Avoiding decomposition after someone passes away is unavoidable. Within the first few hours, this process begins. During the next 72 hours, the internal organs will begin to decompose, then within the next three to five days, the body will begin to bloat and possible blood-containing foam will leak from the mouth and nose. Depending on the preexisting health conditions of the deceased individual, there’s a chance you can come in contact with bloodborne pathogens, so biohazardous personal protective equipment (PPE) is vital when near a dead body.
Decomposing bodies pose several health risks as biological material can emanate airborne bacteria, develop mold, and in some cases cause insect infestations if left unattended for over a week. Professional cleanup is an absolute necessity if the deceased has remained in a room or area for several days. Don’t panic though, your homeowner’s insurance will probably foot the bill.
Depending on how long the deceased individual has gone unnoticed will determine the cleaning process. How the person passed away, the size of the room in which they died, and the climate/weather in that area will all play a role in the decomposition process. Renting a carpet cleaner and grabbing some spray bottle won’t cut it. It’s not as simple as cleaning the site by simply throwing out the contaminated items and scrubbing walls and floors with basic cleaners; this is a serious process.
The natural decomposition process begins relatively quickly after we die and human bodies will release potentially harmful bacteria into the affected site in a short time. Considering the nature of what needs to be cleaned, it is probably something that should be outsourced to a company that specializes in bioremediation. If you have decided to clean the site yourself, do not attempt to clean any porous material (wood, drywall, carpet, etc.) that has been in contact with bodily fluids. You need to hire a specialist who is with a licensed company that will properly dispose of these items for you.
What is the Process of Cleaning an Area Where Someone Has Died?
Have the Right Tools
Equip yourself with the basic biohazard protective equipment before attempting to clean and sanitize the affected site of an unattended death. This consists of goggles, a mask/respirator, gloves, and a barrier between your clothing and the affected site (i.e. an apron, smock, or uniform).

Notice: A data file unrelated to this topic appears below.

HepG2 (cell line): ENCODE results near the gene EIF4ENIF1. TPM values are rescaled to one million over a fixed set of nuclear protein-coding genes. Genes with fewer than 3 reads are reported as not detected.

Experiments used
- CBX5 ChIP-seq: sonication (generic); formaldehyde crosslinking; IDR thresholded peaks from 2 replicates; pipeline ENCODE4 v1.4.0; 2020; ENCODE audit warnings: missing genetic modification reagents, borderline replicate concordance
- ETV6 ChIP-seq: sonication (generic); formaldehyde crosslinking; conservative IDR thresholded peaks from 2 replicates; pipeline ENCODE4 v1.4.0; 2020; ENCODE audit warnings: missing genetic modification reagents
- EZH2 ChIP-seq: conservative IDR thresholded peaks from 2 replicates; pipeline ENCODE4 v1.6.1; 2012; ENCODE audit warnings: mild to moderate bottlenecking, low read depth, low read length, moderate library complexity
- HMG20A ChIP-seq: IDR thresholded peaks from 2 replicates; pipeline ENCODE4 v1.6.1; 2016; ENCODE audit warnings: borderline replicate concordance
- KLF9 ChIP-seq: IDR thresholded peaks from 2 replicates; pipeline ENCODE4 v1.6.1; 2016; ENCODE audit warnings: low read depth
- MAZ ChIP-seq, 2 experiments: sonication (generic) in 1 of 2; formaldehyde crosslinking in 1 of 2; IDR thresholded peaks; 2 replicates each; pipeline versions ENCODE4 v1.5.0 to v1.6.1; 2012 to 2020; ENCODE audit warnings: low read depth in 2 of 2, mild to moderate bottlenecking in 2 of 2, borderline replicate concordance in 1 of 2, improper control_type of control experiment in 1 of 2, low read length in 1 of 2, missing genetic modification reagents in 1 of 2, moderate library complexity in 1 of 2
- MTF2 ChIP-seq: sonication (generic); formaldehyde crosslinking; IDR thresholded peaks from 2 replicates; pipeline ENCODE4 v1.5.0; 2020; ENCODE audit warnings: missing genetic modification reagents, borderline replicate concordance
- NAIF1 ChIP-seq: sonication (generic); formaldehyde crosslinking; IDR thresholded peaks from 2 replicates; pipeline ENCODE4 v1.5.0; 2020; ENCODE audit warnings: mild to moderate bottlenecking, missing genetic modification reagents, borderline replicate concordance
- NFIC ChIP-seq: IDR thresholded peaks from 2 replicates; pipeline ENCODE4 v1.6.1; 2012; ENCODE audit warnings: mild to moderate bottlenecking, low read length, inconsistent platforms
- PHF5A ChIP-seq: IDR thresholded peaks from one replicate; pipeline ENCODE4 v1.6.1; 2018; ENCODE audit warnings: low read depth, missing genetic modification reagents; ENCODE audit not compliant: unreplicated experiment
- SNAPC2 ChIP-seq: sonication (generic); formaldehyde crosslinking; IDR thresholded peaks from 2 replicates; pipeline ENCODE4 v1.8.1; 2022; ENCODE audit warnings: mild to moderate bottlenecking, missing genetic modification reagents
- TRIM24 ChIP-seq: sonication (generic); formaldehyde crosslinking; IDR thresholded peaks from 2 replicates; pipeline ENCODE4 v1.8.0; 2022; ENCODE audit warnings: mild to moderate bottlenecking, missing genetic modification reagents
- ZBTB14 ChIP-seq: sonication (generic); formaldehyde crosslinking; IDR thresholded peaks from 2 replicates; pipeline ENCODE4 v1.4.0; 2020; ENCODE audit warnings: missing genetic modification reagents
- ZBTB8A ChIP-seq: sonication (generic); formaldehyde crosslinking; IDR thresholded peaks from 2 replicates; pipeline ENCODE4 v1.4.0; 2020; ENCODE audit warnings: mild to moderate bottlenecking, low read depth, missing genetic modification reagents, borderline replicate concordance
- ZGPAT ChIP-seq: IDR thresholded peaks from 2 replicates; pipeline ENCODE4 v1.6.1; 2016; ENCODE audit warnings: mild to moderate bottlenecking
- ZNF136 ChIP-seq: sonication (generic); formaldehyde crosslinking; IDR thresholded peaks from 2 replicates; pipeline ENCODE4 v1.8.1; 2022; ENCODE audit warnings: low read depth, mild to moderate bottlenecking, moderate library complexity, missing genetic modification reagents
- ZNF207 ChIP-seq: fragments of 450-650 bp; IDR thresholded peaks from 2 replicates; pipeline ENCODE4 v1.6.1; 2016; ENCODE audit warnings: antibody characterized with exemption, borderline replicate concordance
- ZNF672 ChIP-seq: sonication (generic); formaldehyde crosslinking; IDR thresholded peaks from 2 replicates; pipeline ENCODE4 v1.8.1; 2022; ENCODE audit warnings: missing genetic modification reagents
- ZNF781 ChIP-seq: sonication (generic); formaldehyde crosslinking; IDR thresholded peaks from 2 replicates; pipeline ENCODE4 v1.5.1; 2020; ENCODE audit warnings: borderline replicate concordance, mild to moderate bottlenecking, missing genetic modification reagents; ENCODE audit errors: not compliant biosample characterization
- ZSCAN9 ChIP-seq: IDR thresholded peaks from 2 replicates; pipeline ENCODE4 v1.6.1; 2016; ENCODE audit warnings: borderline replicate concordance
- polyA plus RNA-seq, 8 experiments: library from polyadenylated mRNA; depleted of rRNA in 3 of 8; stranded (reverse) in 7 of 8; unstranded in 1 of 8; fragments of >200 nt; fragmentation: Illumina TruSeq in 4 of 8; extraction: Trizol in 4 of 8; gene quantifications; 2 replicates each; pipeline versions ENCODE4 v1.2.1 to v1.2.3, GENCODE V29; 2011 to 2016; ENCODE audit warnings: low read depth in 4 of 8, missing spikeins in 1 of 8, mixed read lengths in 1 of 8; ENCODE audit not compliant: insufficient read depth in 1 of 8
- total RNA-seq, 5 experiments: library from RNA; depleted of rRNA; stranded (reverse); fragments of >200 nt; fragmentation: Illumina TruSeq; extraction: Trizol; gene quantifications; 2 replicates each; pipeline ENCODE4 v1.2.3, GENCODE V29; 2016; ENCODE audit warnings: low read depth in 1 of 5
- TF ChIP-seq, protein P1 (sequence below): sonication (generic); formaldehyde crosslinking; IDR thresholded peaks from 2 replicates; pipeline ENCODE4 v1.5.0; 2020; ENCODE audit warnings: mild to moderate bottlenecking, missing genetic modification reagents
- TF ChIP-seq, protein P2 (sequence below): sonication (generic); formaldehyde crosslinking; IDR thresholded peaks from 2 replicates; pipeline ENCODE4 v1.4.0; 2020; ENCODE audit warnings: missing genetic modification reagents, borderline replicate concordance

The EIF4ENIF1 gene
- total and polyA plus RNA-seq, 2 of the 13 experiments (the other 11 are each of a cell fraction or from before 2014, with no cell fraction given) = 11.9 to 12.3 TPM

Remove any hazardous waste from the site (blood, biological material, and any other bodily fluids). Any items that have been contaminated, such as mattresses, carpeting, and other surrounding furniture must be removed as well.
The sanitation process may begin once all biohazardous waste has been removed. You’ll want to use registered disinfectant products with a broad kill claim, so be sure to research chemicals that kill bacteria. To ensure that all the potentially harmful/dangerous pathogens are permanently eliminated is by using hospital-grade sanitizing chemicals. You can use a quaternary ammonium-based cleaner. This is effective against most bacteria, enveloped viruses, and some fungi. This type of cleaner should be used on non-critical surfaces such as floors, railings, and walls. Alternatively, sodium hypochlorite, which is commercially available as bleach can be used to effectively kill bacteria, fungi, and viruses. This can also be used to clean blood after the affected area has been pre-cleaned and all organic matter has been removed. When cleaning surfaces be sure to wipe from the outside, working your way towards the center to avoid spreading.
Deodorization is the last step of the process. The use of disinfectants during the sanitation process should have helped to alleviate the odor. If you decide to use more disinfectants to aid in deodorizing, be sure to ventilate the area using portable fans and opening windows, doors, and any other points of entry. Should the odor linger you can try setting a bowl of vinegar, or baking soda near the cleaned area (be sure to place the bowl out of reach of young children and pets). This should help capture any lingering smells.
Do Paramedics, Police, or Firemen Help Clean Up?
In short, no. Though paramedics, law enforcement, and fire rescue deal with unexpected death and bodily fluids in their field, they are not responsible for cleaning up after decomposition or unattended death.
Well then, who does this? Privately owned companies are the best resource for proper cleanup in these situations. A decomposition team composed of bioremediation specialists (professionals who use microorganisms to degrade organic contaminants) help clean, sanitize, and restore the site to a habitable condition.
Cost of Unattended Death
Based on where you are located, the exact type of clean up, the amount of time the body has remained in the area, the spread of fluids/other organic matter, and the number of specialists; all play a big role in what the final bill might be. It can be as low as $1000, but in severe cases, it can be more than $10,000.
At RestorationUSA, we have specialists that can assist after an unexpected death. We work with various insurance providers to make sure you do not pay out of pocket if you don’t need to. Our network of providers have years of specific experience with death and biohazard cleanup.